Budget-cutting Mesa State still big engine of area economy

Mesa College students Nia Manalabe, 21, left and Kyle Behrman, 21, right, study while eating lunch at the Pita Pit on 12th Street.

Construction of the new resident halls on North avenue continue

Mesa State College’s place in the economic grand scheme is twofold but contradictory.

On one hand, the college is tightening its belt in the face of slashed state support. With the economy shedding jobs, Mesa State is re-examining where resources are devoted to ensure it gears its programs to job opportunities for graduates.

On the other, Mesa State is still a powerhouse for the Western Slope in uncertain economic times.

The college generated an estimated $225 million in regional economic impact for the fiscal year 2007–08, thanks to money spent by the college on construction projects and what its students and employees spend for living expenses.

At the same time, President Tim Foster said, the college is facing a reduction in state funding by $923,000 in the 2008–09 budget and $1.6 million in the 2009–10 budget.

The college has identified more than $2 million in budget cuts in reaction to the state funding reduction, Foster said, which includes streamlining fiscal, student and academic services, reducing travel and reducing an employee bonus performance plan.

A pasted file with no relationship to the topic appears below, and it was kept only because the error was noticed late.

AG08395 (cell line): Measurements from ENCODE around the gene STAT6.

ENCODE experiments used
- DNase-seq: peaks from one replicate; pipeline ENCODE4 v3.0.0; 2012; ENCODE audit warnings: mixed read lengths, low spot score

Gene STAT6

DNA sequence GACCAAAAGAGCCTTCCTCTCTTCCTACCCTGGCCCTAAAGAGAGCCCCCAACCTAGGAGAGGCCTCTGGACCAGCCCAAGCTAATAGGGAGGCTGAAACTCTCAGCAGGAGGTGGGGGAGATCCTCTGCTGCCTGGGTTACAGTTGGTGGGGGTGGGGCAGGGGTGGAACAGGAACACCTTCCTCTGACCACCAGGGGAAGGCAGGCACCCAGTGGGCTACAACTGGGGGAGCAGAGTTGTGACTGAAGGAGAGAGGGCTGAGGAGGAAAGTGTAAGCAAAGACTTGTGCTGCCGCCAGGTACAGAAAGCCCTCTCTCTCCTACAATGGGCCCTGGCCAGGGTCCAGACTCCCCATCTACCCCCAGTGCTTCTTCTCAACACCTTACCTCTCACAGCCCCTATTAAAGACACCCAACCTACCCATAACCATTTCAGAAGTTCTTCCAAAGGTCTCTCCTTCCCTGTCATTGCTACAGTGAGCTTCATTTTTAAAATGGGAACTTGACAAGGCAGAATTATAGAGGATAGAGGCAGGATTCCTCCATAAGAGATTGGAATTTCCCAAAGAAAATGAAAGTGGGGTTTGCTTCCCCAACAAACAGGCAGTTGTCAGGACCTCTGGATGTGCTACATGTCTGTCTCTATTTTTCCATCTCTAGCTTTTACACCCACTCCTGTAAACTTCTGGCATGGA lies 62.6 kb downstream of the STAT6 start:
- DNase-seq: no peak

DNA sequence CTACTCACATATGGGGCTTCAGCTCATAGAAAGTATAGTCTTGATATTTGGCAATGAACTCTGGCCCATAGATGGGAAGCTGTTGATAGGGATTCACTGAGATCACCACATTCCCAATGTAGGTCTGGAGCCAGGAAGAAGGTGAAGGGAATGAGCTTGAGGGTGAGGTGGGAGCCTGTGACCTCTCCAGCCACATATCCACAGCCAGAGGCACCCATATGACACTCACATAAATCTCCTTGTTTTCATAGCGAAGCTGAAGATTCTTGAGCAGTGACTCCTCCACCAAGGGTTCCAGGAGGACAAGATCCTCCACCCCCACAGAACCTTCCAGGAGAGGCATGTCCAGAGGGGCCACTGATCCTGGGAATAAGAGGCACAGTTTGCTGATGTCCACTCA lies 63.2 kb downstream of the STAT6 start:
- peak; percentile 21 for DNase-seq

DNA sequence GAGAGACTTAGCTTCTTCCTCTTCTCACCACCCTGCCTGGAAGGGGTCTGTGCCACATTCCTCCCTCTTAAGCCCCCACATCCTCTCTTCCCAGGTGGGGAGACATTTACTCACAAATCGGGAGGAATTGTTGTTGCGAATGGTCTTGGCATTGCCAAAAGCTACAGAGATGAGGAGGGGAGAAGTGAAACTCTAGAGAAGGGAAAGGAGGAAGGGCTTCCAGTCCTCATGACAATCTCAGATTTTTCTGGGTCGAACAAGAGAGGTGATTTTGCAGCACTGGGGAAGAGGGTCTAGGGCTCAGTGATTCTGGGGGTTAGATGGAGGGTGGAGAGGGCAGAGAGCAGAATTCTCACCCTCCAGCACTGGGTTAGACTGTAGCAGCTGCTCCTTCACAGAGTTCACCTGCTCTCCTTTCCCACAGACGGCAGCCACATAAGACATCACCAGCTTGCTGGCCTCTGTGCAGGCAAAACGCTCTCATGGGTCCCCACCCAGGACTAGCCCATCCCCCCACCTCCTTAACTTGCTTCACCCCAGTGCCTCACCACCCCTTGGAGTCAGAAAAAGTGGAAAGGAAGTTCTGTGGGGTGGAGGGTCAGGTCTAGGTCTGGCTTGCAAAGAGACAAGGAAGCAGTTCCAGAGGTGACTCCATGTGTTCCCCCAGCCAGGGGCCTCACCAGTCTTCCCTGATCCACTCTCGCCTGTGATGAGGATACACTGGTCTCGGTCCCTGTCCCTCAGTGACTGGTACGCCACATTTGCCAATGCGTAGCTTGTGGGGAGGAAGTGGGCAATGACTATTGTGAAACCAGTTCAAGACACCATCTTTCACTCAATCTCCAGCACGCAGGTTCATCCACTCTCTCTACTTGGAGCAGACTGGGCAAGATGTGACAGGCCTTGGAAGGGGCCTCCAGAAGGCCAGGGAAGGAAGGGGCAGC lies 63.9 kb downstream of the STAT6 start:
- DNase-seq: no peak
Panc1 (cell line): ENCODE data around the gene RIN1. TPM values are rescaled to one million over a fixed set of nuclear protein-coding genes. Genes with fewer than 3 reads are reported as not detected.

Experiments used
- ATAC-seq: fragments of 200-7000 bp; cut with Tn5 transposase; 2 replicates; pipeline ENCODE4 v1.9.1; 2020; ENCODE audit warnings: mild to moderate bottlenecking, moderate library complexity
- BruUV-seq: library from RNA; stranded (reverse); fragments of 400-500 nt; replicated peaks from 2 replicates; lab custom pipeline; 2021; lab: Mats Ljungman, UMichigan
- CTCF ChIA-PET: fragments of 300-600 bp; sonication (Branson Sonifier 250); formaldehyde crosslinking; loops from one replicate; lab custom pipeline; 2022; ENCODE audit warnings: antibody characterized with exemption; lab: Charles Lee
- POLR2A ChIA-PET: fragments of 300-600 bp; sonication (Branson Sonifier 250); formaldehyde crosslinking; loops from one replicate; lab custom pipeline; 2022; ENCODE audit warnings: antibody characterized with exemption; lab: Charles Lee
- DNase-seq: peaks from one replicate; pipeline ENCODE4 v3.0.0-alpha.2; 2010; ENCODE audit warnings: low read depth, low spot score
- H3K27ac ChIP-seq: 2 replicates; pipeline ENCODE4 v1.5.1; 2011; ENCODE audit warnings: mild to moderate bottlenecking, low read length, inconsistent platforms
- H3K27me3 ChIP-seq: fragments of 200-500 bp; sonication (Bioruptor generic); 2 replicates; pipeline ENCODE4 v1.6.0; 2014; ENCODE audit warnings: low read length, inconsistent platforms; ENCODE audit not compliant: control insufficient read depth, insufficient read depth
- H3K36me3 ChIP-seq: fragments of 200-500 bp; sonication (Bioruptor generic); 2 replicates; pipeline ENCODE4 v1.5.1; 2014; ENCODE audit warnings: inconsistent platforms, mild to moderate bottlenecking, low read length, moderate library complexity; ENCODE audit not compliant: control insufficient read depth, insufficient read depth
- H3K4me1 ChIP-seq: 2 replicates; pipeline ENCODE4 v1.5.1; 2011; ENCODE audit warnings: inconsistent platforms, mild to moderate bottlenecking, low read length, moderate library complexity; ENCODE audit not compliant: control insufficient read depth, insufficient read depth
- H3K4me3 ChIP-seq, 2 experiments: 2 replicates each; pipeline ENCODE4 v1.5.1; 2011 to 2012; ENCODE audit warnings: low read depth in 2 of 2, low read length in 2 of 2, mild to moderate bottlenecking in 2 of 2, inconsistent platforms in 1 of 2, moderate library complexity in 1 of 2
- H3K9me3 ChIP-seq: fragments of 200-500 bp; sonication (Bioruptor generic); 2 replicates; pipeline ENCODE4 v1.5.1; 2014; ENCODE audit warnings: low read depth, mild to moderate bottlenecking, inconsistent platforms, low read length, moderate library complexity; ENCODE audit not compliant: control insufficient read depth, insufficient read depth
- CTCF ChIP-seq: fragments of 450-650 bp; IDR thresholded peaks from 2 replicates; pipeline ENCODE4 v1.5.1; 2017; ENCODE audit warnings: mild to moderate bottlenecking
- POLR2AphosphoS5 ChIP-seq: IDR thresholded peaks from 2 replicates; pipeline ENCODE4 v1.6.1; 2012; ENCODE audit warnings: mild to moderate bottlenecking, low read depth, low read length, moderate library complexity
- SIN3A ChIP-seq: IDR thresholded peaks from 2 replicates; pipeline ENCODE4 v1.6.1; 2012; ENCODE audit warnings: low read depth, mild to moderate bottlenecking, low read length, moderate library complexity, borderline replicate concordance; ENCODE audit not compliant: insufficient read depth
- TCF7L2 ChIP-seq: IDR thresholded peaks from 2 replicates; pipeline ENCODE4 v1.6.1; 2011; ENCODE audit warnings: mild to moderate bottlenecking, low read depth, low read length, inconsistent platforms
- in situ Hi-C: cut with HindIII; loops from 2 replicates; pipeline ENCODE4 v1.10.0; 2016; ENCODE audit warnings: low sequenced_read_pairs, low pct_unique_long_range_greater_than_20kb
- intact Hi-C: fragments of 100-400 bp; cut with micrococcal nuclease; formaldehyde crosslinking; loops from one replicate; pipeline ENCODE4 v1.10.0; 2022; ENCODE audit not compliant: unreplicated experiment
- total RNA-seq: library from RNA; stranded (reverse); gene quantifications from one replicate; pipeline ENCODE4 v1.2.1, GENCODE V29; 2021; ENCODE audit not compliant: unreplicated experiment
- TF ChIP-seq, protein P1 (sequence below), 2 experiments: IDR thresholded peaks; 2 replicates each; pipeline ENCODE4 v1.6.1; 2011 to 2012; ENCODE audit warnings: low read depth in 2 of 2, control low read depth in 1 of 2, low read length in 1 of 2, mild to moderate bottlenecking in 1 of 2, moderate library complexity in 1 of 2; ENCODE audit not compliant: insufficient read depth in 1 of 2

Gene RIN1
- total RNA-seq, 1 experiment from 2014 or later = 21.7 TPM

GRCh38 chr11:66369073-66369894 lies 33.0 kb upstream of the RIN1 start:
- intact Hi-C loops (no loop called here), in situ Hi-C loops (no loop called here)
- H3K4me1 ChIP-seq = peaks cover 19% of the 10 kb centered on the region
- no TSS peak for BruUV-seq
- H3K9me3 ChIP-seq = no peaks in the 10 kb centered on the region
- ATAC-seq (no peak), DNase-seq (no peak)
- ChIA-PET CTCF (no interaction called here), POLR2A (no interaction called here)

The Colorado Department of Labor and Employment projects several industries to increase in Grand Junction through 2016, including construction management, projected to grow by 73.8 percent; nursing by 42.4 percent; and mechanical engineering by 41.2 percent.

For these industries, Mesa State has added programs to meet the need, such as a degree in mechanical engineering, which is offered in partnership with the University of Colorado, a degree in construction management and expanded programs in nursing.

The Grand Junction Economic Partnership ranked the college, with 1,267 employees, as the third-largest employer in the area in 2008.

The board of trustees committed to giving college employees an inflationary pay increase this year, and Foster said he doesn’t believe in furloughs or freezing salaries despite the budget constraints.

Ultimately, Foster said, the college may have to look at increasing tuition to make good on those commitments, and he anticipates state support will continue to decrease.

About 49 percent of Mesa State’s funding comes from the state general fund and 51 percent from tuition. Foster said in the “foreseeable future,” he estimates that proportion to be closer to 60 percent tuition and 40 percent state support.


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